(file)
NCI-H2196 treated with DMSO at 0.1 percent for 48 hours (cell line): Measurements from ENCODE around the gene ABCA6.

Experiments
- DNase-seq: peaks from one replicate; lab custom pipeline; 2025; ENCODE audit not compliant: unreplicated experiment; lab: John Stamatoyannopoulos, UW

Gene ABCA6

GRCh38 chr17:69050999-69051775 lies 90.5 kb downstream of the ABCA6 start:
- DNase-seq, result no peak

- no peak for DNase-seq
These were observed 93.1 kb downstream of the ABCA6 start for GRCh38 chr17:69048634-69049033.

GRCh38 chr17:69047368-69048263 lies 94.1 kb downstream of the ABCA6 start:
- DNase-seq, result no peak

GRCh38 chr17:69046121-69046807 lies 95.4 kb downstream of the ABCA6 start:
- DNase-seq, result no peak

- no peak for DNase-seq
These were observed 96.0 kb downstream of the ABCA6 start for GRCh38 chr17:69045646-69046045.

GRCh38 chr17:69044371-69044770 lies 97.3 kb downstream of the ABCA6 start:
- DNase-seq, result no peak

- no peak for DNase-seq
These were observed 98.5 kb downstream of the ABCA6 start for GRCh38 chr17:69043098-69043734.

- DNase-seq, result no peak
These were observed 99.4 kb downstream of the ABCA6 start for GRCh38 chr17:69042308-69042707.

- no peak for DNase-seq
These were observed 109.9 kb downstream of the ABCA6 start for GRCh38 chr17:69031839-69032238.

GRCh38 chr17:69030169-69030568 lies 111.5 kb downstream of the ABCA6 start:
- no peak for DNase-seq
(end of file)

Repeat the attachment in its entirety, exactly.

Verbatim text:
NCI-H2196 treated with DMSO at 0.1 percent for 48 hours (cell line): Measurements from ENCODE around the gene ABCA6.

Experiments
- DNase-seq: peaks from one replicate; lab custom pipeline; 2025; ENCODE audit not compliant: unreplicated experiment; lab: John Stamatoyannopoulos, UW

Gene ABCA6

GRCh38 chr17:69050999-69051775 lies 90.5 kb downstream of the ABCA6 start:
- DNase-seq, result no peak

- no peak for DNase-seq
These were observed 93.1 kb downstream of the ABCA6 start for GRCh38 chr17:69048634-69049033.

GRCh38 chr17:69047368-69048263 lies 94.1 kb downstream of the ABCA6 start:
- DNase-seq, result no peak

GRCh38 chr17:69046121-69046807 lies 95.4 kb downstream of the ABCA6 start:
- DNase-seq, result no peak

- no peak for DNase-seq
These were observed 96.0 kb downstream of the ABCA6 start for GRCh38 chr17:69045646-69046045.

GRCh38 chr17:69044371-69044770 lies 97.3 kb downstream of the ABCA6 start:
- DNase-seq, result no peak

- no peak for DNase-seq
These were observed 98.5 kb downstream of the ABCA6 start for GRCh38 chr17:69043098-69043734.

- DNase-seq, result no peak
These were observed 99.4 kb downstream of the ABCA6 start for GRCh38 chr17:69042308-69042707.

- no peak for DNase-seq
These were observed 109.9 kb downstream of the ABCA6 start for GRCh38 chr17:69031839-69032238.

GRCh38 chr17:69030169-69030568 lies 111.5 kb downstream of the ABCA6 start:
- no peak for DNase-seq